Hannah filled twenty journals between the winter of 1970 and May of 1981. Beginning in Minneapolis as a sexually precocious teen, he’s a dissolute athlete training for the aesthete Olympics. He spends the summer of ’71 in Italy with his sister, soaking up the atmosphere, reading Nabokov, and listening to the Pink Fairies; the next summer he’s in London just as the Ziggy Stardust express goes on the road. This, it turns out, was a great awakening: “Bowie bare-legged and prancing about, mugging with Ronson in some king of gay droogy thing. Up at the front Mick Jagger was dancing in the aisles.” At twenty, our twentieth-century boy is already moving through a world that resembles the fast-forward sex scenes in A Clockwork Orange, brushing up against the ultraviolent edges without getting ensnared. He makes a list poem whilst drinking himself stupid to the Last Tango in Paris sound track: “I wonder if I have emphysema / I wonder if my crabs are gone / I wonder if Jenny really loves me. (Her Bard boyfriend is shooting heroin because he ‘misses her.’) / I wonder if I can paint well, write well. / I wonder how much I can see. . . . / I wonder if I should make myself another drink.”

Bottoms up: Within a few months, he’s swanning around the New York Dolls’ Halloween bash at the Waldorf Astoria in black-velvet overalls, connecting with perennial talent spotter Danny Fields. “I realize that I will be relegated to the position of dumb blonde,” he calculates, “but hey, let’s see where this leads.” For instance: Going to the nightclub Reno Sweeney with Leee Childers to see Warhol superstar Holly Woodlawn’s debut. Having rocker and future transgender pioneer Wayne (now Jayne) County fondle his arm in a limo and say, “Ohhhh, you’d make such a beautiful junkie.”Getting baited by Lou Reed in high Lou style: “You could shit in my mouth. Would you like that?” They didn’t call New York “Fun City” for nothing, but Hannah passes: “Nooooo! What is with you people?!?”

As a giant free-for-all ball pit of the senses, “something like a circus or a sewer” (to quote Reed’s sagacious “Coney Island Baby”), the city was the best and worst of both netherworlds, with “Walk on the Wild Side” as your trusty Baedeker Guide, “Vicious” as the weather forecast, and “Berlin” as the cologne—the scent of Weimar Republic toilets, hot-dog carts, and sweet desperation. Every man-woman for his-herself, and the straight world against all. Here in Punktown, the boys prostituted themselves more than the girls, callowness was the rule, and substance abuse was a bigger problem than any other, though it was simply second nature—what coffee and doughnuts were to beat cops.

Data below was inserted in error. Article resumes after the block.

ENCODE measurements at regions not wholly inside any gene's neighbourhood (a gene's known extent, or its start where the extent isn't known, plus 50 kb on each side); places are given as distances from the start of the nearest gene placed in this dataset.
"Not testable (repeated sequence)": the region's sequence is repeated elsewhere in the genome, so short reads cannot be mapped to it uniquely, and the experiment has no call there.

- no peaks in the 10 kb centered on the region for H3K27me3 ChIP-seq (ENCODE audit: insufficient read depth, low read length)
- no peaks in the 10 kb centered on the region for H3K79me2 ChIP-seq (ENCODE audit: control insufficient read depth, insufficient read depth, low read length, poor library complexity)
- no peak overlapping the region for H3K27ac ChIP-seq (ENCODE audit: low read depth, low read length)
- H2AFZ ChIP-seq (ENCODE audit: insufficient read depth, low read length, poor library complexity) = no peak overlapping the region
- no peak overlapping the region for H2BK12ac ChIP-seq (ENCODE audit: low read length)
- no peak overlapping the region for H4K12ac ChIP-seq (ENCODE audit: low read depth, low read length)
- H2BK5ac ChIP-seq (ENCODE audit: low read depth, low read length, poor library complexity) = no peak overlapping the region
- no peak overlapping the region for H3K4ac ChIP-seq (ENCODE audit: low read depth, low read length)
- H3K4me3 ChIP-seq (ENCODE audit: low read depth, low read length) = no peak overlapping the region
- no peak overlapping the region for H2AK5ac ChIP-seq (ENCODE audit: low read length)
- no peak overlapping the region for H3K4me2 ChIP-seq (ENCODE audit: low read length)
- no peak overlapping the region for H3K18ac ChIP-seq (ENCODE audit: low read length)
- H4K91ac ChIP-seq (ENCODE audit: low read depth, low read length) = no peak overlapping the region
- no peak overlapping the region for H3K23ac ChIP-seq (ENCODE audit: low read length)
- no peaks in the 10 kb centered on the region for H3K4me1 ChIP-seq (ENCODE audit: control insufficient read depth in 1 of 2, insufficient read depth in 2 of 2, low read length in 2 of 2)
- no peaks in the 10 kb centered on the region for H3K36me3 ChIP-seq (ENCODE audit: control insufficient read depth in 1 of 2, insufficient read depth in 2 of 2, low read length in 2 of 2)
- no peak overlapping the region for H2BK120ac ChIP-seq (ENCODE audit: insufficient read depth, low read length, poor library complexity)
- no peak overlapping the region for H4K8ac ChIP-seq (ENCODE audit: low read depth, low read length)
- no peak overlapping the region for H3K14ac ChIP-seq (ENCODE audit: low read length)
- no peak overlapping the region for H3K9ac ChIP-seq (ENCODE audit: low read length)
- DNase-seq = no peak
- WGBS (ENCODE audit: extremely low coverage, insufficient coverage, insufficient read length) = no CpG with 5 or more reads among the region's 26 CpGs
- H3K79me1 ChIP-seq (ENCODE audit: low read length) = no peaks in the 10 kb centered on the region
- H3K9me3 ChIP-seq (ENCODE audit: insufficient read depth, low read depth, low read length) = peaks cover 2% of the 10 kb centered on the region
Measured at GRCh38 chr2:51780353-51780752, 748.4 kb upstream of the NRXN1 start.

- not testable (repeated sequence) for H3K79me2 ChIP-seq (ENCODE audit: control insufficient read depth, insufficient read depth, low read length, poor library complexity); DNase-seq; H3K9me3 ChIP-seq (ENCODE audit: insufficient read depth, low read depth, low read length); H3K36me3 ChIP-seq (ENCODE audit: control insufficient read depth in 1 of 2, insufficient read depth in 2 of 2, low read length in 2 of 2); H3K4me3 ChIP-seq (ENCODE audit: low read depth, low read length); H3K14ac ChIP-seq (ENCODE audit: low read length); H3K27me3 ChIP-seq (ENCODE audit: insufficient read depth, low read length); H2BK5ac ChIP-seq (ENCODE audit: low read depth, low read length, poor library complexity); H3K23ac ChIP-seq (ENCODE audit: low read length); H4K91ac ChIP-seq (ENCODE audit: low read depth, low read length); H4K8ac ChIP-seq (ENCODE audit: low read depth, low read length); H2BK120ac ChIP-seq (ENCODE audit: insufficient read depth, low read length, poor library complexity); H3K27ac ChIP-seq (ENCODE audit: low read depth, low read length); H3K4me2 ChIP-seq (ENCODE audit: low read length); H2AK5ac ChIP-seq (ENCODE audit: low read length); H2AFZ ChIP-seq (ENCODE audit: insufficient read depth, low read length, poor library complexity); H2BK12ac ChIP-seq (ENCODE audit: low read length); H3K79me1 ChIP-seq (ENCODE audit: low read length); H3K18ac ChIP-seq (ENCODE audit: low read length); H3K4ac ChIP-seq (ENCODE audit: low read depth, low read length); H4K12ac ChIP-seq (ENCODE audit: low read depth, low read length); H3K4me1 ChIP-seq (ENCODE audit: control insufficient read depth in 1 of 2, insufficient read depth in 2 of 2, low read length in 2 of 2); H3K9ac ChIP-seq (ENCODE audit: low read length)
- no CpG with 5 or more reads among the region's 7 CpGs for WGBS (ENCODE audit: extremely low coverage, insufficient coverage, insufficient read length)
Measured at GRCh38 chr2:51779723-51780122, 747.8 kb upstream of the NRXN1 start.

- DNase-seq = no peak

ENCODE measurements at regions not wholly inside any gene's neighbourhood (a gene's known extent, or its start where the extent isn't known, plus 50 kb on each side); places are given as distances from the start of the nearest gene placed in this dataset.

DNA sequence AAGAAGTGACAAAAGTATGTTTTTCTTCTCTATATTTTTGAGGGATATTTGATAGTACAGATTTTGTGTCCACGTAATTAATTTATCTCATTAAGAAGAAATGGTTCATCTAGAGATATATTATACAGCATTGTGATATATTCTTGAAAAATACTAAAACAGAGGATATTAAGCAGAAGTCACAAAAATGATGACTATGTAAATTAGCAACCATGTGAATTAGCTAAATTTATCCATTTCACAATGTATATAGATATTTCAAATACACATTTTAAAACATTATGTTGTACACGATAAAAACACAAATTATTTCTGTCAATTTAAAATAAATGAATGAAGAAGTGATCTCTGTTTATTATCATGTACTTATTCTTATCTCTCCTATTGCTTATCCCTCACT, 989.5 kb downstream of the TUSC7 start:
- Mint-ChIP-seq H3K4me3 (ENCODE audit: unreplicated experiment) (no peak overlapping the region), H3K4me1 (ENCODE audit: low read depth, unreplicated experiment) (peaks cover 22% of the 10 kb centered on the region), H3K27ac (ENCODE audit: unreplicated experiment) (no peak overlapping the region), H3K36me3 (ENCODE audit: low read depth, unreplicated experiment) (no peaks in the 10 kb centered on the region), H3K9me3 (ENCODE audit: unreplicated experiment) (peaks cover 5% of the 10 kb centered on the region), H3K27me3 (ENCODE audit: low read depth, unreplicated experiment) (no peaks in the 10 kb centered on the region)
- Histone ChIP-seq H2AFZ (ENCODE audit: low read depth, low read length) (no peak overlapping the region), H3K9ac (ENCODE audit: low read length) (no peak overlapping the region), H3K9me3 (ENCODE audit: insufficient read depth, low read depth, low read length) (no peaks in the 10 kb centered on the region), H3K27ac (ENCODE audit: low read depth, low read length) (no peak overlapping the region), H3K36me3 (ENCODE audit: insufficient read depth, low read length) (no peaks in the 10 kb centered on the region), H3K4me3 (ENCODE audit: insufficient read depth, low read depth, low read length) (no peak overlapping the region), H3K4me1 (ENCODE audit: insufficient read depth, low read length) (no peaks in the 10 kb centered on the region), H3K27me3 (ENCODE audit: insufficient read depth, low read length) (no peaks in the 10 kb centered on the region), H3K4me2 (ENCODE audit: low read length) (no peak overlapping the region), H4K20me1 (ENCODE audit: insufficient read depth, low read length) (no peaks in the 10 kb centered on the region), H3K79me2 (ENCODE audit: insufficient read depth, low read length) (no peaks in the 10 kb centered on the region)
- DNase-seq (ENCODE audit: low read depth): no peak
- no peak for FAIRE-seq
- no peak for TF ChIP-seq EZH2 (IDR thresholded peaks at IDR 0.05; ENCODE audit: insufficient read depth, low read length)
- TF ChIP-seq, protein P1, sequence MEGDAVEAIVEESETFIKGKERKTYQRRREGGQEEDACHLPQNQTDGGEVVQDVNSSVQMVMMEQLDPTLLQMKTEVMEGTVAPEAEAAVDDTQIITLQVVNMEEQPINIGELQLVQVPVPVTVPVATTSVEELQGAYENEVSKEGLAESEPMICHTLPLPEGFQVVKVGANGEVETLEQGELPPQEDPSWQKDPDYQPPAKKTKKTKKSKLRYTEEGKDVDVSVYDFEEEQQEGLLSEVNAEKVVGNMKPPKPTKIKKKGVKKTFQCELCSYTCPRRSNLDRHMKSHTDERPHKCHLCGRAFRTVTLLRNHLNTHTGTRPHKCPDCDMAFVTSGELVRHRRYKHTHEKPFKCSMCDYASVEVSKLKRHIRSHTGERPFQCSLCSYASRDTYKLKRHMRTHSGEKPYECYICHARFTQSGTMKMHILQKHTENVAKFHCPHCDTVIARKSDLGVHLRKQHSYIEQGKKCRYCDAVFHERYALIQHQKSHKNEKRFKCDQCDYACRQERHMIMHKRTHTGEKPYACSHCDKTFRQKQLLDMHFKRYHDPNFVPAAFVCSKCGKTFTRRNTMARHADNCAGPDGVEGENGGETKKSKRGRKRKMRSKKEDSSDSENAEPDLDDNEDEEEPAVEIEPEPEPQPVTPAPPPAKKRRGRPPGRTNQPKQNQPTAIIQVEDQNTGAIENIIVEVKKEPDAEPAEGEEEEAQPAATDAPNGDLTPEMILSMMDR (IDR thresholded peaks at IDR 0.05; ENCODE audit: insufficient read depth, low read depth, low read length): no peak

Once Hannah is an established, if not yet accomplished, figure—his art, like his alcoholism, was seemingly derivative and too retro—his journals settle into a steady, lulling whirl of bands and shows, women and blackouts, epiphanies and teeth-chattering hangovers. New bands rise out of the Dolls–Stooges–Velvets–Modern Lovers matrix: the almighty Ramones, Blondie, Talking Heads. At CBGB, he finds Ramones clones onstage while the real Ramones play pool in back. A Baudelaire quote serves as art-party confetti: “Dandyism is the last burst of heroism in the midst of decadence.” Whee! But decadence, rust-like in its sleeplessness, creeps into the young like early-onset osteoporosis. By the fall of 1975, his entries start to lose momentum, and his evocative lists of movies and albums and books gradually dry up. Twentieth—Century Boy holds interest right through his growing divestment and disenchantment, but over those last hundred pages it is the story of a man in search of an exit strategy.

In 1977, a newly minted teenage aesthete myself, I was introduced to Television’s Marquee Moon via a subscription to the Village Voice. I remember the lightning-bolt tingle from critic Ken Emerson’s juxtaposition of a Joseph Conrad quote (“In the destructive element immerse”) with a lyric from the album’s opener, “See No Evil”: “I get ideas / I get a notion / I want a nice little boat / Made out of ocean.” Before I’d heard a note from the band, I was hooked. Ah, the crummy glamour of self-aggrandizing losers! Compartmentalization is always a tricky business, especially for those wild twentieth-century boys and girls who sought to make their lifeboats “out of ocean.” For Hannah and his cohort, it was a survival tool taken from a manual in which self-destruction and self-creation came under the same heading. As his abandoned title suggests, these journals are riveting cautionary tales, demonstrating the necessity of raw experimentation as a source of discovery and creativity, uneasily coupled with the steeply diminishing returns of losing control as a way of life—or art.

Howard Hampton is a frequent contributor to Bookforum and the author of Born in Flames: Termite Dreams, Dialectical Fairy Tales, and Pop Apocalypses (Harvard University Press, 2007).